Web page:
If you are interested in nominating yourself or someone else (with their permission, of course) please send a brief biography and statement of interest to the DLS Nominating Committee Chair, Cheryl Blevens ( by October 14, 2018.

Cheryl (Past-chair, DLS Section)

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Top 5 Articles on Reference Services & Information Literacy, July-September, 2018

Compiled and annotated by Kim Wobick and Beth Tumbleson, members of the DLS Research and Publications Committee.

Fall is here, the semester has begun and our thoughts revolve around reference and information literacy! These articles report on some great ideas and research on different ways to meet with students and raise awareness of your library’s resources that you can try out.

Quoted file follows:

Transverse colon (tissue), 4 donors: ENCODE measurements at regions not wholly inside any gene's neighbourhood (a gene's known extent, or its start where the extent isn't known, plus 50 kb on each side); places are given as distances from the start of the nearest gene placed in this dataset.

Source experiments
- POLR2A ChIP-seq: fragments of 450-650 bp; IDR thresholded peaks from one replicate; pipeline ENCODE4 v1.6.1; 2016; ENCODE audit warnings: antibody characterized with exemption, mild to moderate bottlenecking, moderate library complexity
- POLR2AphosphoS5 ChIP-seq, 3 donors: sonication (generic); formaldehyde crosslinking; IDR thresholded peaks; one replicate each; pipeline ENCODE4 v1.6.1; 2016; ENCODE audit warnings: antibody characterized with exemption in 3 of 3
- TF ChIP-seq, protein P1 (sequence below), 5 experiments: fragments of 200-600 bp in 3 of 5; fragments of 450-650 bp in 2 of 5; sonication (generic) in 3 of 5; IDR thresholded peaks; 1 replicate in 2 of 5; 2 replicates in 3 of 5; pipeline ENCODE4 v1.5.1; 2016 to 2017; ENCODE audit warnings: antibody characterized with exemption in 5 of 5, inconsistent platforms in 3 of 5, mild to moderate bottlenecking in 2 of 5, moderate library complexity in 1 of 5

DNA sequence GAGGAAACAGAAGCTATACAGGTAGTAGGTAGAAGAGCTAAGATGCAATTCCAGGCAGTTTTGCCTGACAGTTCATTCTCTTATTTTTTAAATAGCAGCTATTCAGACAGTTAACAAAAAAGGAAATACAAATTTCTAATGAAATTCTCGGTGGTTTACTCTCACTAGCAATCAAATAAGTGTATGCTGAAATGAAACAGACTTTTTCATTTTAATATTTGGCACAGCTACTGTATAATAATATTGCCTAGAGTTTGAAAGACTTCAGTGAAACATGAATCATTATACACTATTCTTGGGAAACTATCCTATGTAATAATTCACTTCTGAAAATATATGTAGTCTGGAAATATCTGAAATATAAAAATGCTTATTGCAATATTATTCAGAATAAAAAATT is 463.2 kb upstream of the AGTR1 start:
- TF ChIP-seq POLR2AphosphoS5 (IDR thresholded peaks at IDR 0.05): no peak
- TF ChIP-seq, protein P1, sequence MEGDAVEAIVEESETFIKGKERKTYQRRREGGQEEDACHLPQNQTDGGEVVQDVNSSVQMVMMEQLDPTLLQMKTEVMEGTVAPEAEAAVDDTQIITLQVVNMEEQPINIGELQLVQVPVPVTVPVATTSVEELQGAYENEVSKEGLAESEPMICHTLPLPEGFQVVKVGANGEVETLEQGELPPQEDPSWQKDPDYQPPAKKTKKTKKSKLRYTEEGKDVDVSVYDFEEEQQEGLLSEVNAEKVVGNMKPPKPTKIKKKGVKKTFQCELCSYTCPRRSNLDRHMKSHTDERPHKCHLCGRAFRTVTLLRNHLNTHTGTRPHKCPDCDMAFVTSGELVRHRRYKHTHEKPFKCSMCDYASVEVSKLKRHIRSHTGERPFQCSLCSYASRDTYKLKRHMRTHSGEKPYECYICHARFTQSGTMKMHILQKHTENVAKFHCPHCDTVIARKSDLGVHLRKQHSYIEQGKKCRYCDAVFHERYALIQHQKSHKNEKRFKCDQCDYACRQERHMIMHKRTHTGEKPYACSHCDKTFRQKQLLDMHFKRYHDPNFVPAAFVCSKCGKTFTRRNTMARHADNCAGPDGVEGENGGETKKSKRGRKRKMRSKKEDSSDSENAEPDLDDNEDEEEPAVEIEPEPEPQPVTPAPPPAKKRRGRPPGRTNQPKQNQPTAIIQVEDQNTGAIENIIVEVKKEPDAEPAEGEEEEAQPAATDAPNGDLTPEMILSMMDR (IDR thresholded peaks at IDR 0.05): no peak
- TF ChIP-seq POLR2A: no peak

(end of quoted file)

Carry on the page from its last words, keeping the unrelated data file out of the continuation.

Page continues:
Bezet, A., Duncan, T., & Litvin, K. (2018). Implementation and evaluation of online, synchronous research consultations for graduate students. Library Hi Tech News.

Librarians at Northcentral University (NCU) identified the opportunity to assess their online synchronous research consultations for students, to both distinguish these consultations as a distinct library service as well as to measure the impact of these consultations on students’ learning and success. Almost 100% of the research consultations are provided to students at the graduate and doctoral level, with students actively working on their dissertations. Users requesting this type of appointment fill out a form on the library web site, with the option to choose a specific librarians. It is also required that all students view or attend the Searching 101 workshop before the appointment, so that the focus of the meeting is more advanced searching techniques. To assess the quality of the instruction and value of the information in these sessions, a post-survey was sent to both the student and their dissertation chair. The results of these surveys indicated high levels of satisfaction from both the student and faculty members.